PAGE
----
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“You just have to keep moving forward. There is always going to be risk out there, but you need to carry on, what else are you going to perform? ”
In March 2018, Ameena Rojee began the girl journey along the Camino sobre Santiago, in Spain. Starting in Sevilla and travelling north, the route – also known as the Via de la Plata – winds through the metropolitan areas of Mérida, Cáceres, Salamanca, Ourense and finally ends in Santiago de Compostela.
Typically a religious pilgrimage beginning in the 9th century, these days the path is walked simply by thousands of people every year, not really exclusively for spiritual reasons. Rojee made the trip in part to get to know her heritage better – the girl mother is from Galicia in Santiago.
“I wanted to experience [the country] by walking due to the fact you’re more exposed. You need to interact with people to know where you’re going, ” the lady explains. But the photographer furthermore wanted to use this time to reconnect with her practice, walking with her camera and taking pictures without distraction.
Pertaining to 45 days, Rojee went through the arid Spanish country. She stayed in albergues, small hostels dotted along the route. At first, the plan was to create portraits of the hospitaleros, the particular hosts and helpers exactly who worked there. But long days of walking didn’t permit much time to connect with people in the pit stops. Instead, the girl turned her lens to the nature that she has been immersed in every day.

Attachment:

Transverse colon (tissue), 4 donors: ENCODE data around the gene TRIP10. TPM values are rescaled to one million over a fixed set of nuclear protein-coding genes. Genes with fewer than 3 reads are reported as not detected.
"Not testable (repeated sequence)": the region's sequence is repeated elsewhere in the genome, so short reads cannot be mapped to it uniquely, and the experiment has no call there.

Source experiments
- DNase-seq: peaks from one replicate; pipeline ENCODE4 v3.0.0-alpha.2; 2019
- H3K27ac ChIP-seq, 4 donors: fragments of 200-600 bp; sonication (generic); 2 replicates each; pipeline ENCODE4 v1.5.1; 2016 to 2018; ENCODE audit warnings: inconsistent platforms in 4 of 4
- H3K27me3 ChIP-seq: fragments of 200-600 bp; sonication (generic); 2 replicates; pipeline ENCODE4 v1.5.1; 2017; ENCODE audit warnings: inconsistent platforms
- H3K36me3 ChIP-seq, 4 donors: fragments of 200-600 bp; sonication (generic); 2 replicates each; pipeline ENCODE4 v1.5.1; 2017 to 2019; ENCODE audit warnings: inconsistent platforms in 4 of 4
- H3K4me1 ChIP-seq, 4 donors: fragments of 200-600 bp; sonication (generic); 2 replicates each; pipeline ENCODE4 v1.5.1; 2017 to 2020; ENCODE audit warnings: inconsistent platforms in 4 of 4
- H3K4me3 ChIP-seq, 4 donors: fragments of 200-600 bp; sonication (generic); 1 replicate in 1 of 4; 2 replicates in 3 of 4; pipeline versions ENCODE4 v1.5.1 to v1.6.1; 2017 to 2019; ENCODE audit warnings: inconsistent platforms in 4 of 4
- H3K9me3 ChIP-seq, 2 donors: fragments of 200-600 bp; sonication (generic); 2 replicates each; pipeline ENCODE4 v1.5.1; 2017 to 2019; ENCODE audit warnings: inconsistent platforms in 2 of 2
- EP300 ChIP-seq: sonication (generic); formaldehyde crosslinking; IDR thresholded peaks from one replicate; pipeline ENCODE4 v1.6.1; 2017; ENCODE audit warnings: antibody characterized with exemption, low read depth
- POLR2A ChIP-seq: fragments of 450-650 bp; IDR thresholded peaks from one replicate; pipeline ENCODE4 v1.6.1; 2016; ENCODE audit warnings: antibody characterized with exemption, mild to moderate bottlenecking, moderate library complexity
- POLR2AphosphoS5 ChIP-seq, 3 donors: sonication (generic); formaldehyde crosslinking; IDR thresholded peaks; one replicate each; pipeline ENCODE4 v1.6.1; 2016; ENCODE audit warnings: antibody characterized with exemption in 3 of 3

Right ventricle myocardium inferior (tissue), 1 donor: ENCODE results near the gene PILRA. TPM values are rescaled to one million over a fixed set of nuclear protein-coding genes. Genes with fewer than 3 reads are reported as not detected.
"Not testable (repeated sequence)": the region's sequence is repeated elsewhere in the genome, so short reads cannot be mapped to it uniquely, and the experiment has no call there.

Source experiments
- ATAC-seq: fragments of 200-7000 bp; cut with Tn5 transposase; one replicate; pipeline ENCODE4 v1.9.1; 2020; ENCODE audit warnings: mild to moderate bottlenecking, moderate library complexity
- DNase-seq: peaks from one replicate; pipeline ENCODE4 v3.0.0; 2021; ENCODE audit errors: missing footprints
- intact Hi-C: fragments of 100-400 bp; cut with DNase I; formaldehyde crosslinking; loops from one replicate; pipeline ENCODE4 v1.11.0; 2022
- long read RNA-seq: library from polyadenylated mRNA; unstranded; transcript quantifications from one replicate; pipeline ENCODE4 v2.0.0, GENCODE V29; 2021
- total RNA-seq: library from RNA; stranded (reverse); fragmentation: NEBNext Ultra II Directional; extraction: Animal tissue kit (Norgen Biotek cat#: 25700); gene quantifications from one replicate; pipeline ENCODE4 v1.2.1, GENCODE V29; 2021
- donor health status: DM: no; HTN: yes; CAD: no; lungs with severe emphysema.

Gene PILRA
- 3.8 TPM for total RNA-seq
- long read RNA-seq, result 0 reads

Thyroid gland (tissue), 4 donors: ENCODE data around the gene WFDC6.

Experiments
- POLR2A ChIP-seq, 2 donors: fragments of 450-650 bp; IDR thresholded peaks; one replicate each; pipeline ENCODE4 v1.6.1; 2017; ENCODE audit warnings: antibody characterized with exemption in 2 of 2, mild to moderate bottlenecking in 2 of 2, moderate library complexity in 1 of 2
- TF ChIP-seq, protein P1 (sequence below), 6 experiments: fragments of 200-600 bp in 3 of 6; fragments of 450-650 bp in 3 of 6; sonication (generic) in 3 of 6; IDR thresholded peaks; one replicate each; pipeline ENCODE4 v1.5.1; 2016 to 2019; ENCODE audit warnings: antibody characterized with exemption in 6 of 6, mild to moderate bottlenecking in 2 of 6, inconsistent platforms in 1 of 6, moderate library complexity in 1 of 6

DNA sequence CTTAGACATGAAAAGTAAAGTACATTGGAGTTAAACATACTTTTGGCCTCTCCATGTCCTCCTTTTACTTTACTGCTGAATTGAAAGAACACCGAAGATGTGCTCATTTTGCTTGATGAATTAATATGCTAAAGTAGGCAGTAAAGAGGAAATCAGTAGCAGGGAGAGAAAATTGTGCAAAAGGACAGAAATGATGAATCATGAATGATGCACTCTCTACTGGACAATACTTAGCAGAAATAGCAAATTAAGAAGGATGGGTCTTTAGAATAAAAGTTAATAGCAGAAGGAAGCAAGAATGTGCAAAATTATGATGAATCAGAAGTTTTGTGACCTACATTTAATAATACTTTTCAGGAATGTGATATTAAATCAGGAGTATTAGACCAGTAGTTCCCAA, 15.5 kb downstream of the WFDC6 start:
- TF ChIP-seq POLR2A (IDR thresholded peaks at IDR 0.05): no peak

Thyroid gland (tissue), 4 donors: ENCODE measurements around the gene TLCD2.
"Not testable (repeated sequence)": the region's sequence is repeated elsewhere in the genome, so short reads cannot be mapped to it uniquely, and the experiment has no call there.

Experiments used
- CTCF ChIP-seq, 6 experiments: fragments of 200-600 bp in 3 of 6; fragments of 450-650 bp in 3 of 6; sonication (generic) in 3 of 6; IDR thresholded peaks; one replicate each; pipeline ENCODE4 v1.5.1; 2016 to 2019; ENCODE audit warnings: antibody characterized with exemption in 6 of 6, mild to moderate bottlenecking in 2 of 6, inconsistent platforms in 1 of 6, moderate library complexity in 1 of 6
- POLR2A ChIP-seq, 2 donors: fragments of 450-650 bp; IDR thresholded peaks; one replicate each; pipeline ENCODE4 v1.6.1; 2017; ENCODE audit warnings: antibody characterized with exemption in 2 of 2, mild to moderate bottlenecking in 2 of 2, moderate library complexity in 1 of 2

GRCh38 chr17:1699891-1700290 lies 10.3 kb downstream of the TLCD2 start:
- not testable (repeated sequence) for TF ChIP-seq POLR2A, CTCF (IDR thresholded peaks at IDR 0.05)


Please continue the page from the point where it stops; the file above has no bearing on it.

The result is her project, Valley of Paradise . Contrary to the initial plan, there are almost no people within Rojee’s images. “That was obviously a big decision in the photographs, ” she explains. “Partly because I was relishing the particular solitude… I’m quite a simple person anyway, but I wanted to see what it would be like to be remote for that long. ”
Instead, the work is certainly populated by vast, grassy landscapes, sleepy country houses and farm animals. In a single image, the patchy hide of a cow glistens, getting the sunlight on the undulating belly. In one more, a quiet terrace covered with tombstones and crosses lies in the shadow of the fiery, orange mountain.
There is a sense of motion too, and the oscillation between dusk and dawn. “It’s like one long meditation, ” she says of the experience. “Often you end up dreaming, it’s an out-of-body experience and you don’t realise you’re walking. ”
Rojee spent a lot of months reworking the narrative. Then, in March 2021, the news of Sarah Everard’s murder shocked the nation. Everard, 33, was walking house alone in London when she was kidnapped and brutally murdered by a police officer. “It was then that I noticed what this project was actually about, ” says Rojee.
While the function began with a sense of adventure, with time it required on new meaning. Rojee began to consider the act of walking alone, as a woman. She remembered how her loved ones worried for her safety, and the constant mental battles that she had to get over along the way too.
“When I looked at my pictures again, I realised this feeling does come through, ” she says. “I didn’t see it before, yet there’s this slightly frightening, slightly sinister stuff. ”
Along the way, Rojee developed a particular affection for the horses, which usually feature several times in the task. She remembers her moments with these majestic beasts as being a of the most special, and later, illustrative of the meaning she actually is conveying with the work.
“Although all the horses I saw, bar two, were tangled up, that too is symbolic of the struggle between the tension of getting this wilderness available to me, but with the undercurrent of these worries and fears. ” She adds: “You just have to keep moving forward. There’s constantly going to be danger on the market, but you need to keep going. Exactly what else are you going to do? ”